“But even if it is in different ways,” Hector said, “I’m still stronger than you!” “Oh?” Eliwood said, “I think our dueling record would disagree.” “Those duels aren’t fair!” Hector said, “Your sword is much quicker than my axe, so I’m at a natural disadvantage! I’ve tried using a sword myself, but it’s just not as suited to my style.” “I think the problem is that a wielding a sword requires a style,” Eliwood chuckled, “You can’t just wildly swing it around.” “Well, with an axe, you can, and it works, damn it!” Hector shouted, “And I’m also at a disadvantage because I have to focus on restraining myself so I don’t accidentally kill you!” “I see,” Eliwood said, “And what about when I use a lance?” “Well, then you’re riding around on that blasted horse, and I can’t keep up!” Hector said, “It’s practically 2-on-1! But, despite all that, I still manage to win nearly as often as I lose. What’s the current score?” “51 wins, 48 losses, 11 draws, 110 total,” Eliwood said. “So I am winning!” Hector said. “No,” Eliwood said, “Those were my wins.” “And how can I be sure that you aren’t making those numbers up?” Hector asked, suspiciously. “Because I’m your most trusted friend?” Eliwood offered. “True,” Hector said, “We’re too good friends for that. That won’t stop me from kicking your ass next time, though!” “I wouldn’t have it any other way,” Eliwood said.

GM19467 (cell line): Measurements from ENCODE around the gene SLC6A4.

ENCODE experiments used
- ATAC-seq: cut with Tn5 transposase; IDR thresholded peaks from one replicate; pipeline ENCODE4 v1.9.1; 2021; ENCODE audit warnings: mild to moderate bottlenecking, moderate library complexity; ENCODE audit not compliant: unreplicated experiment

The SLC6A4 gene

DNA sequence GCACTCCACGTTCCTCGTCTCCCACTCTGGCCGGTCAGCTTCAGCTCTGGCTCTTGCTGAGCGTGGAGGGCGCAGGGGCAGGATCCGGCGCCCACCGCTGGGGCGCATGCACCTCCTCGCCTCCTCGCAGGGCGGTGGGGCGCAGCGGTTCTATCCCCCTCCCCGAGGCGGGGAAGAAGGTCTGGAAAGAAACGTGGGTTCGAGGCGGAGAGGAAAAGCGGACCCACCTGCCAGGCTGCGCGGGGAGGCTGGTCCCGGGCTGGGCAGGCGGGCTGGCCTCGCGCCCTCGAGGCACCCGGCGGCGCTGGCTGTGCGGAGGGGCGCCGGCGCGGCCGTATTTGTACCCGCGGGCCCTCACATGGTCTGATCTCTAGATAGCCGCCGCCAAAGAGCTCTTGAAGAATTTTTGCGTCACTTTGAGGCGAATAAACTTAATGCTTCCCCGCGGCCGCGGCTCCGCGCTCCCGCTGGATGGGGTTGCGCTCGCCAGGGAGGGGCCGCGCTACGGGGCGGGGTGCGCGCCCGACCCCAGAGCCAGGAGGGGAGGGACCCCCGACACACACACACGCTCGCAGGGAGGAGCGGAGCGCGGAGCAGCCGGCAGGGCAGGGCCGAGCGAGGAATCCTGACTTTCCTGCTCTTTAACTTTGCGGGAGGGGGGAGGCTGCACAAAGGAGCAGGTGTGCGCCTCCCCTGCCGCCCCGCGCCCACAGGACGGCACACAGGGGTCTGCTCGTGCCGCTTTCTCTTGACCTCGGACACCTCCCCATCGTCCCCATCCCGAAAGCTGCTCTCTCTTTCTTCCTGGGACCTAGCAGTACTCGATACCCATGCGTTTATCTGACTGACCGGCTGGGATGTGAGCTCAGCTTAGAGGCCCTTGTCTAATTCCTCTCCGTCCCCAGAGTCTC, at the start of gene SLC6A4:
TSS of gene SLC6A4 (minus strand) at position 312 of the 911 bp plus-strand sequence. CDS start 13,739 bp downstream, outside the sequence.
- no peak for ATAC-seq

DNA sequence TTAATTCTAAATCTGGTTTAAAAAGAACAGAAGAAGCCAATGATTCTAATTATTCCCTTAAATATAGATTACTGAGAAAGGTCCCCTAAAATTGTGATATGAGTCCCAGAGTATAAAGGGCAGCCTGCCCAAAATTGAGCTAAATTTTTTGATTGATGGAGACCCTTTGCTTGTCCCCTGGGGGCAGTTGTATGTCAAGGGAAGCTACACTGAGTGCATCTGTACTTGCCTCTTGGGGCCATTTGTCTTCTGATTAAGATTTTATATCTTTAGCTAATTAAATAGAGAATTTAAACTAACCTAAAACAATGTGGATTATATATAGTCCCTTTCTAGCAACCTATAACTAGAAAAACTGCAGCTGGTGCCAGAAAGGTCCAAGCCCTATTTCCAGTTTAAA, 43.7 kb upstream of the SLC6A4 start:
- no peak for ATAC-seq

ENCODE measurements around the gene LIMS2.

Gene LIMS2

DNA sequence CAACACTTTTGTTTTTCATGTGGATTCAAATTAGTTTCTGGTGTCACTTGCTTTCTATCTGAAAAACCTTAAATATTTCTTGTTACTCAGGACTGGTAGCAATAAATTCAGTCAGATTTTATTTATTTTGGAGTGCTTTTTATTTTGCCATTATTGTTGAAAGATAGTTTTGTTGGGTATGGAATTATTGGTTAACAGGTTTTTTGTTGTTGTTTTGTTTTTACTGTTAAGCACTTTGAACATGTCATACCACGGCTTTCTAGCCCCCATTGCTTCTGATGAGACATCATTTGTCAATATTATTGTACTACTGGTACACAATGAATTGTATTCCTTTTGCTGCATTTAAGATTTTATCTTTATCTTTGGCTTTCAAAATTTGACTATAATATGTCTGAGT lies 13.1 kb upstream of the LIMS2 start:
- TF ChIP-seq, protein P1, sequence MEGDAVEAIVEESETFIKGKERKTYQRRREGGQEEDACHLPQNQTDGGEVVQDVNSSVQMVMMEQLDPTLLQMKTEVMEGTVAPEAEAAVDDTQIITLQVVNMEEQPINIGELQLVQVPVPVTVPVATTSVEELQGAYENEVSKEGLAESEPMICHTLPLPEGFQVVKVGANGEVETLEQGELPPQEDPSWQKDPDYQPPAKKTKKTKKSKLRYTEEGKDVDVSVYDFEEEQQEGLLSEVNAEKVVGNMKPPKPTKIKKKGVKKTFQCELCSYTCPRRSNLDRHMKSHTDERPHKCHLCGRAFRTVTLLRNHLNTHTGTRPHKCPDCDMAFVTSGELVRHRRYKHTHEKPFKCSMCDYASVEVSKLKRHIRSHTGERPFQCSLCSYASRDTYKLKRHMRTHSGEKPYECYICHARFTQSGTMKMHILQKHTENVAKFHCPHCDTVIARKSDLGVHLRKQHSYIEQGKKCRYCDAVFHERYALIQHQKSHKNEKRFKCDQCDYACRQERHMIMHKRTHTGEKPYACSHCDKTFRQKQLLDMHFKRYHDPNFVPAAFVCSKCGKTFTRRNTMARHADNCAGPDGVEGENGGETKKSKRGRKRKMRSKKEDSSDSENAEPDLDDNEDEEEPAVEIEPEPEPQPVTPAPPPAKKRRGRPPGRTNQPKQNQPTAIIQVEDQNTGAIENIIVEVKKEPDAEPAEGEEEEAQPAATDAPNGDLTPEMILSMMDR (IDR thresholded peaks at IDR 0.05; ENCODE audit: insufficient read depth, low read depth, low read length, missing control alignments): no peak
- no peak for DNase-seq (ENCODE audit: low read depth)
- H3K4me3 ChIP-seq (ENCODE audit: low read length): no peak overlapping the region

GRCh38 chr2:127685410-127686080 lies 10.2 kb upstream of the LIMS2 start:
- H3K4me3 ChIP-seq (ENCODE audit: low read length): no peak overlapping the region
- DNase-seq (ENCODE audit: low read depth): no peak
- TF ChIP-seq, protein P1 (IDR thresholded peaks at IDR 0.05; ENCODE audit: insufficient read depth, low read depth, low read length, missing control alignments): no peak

“ANYWAY,” Hector said, “That isn’t what I came to you to talk about.” “I apologize for getting off-topic,” Eliwood said, “So, why are you worried? Is something the matter with Lilina?” “I don’t know if I’d say that,” Hector said, “It’s just, well… Roy is such a fine young man, isn’t he? He’s devoted to his studies and his training, he always does as he’s told, and he’s so very polite.” “Well, he’s more rambunctious than you think. I make sure he’s always on his best behavior when he’s visiting Uncle Hector,” Eliwood said, “Is Lilina negligent of her duties, disobedient, and rude? I can’t imagine where she’d get that from.” “What the Hell’s that supposed to mean, you craven son of a bitch?” Hector joked. “I was just saying that perhaps Lady Lyndis has been a bad influence on you and your daughter,” Eliwood said. Hector laughed heartily. “I’ve never heard a more ridiculous jape in all my life,” he said, “But there’s enough good from Lyn in her that she’s not rude. Not like me. Just… stubborn.” “So exactly like you, then?” Eliwood asked. “Yeah,” Hector said, “Too much like me, if I’m being honest. Every time she acts out, I can’t help but regret all the times I put my brother through the exact same thing.” “And how does she act out?” Eliwood asked, “She never struck me as anything other than a fine young lady.” “Well, she has no interest in learning to fight,” Hector said, “It’s a daily struggle to drag her from her studies to spar with her.” “So exactly the opposite of you, then?” Eliwood asked. “Yeah,” Hector said, laughing, “She’s bright, that girl. I tried helping her with her homework, once, but she ended up explaining it to me! I don’t know all that much about books, but even I can tell that she’s gifted. And I know that, as her father, I should be proud of her for that. But…” “But?”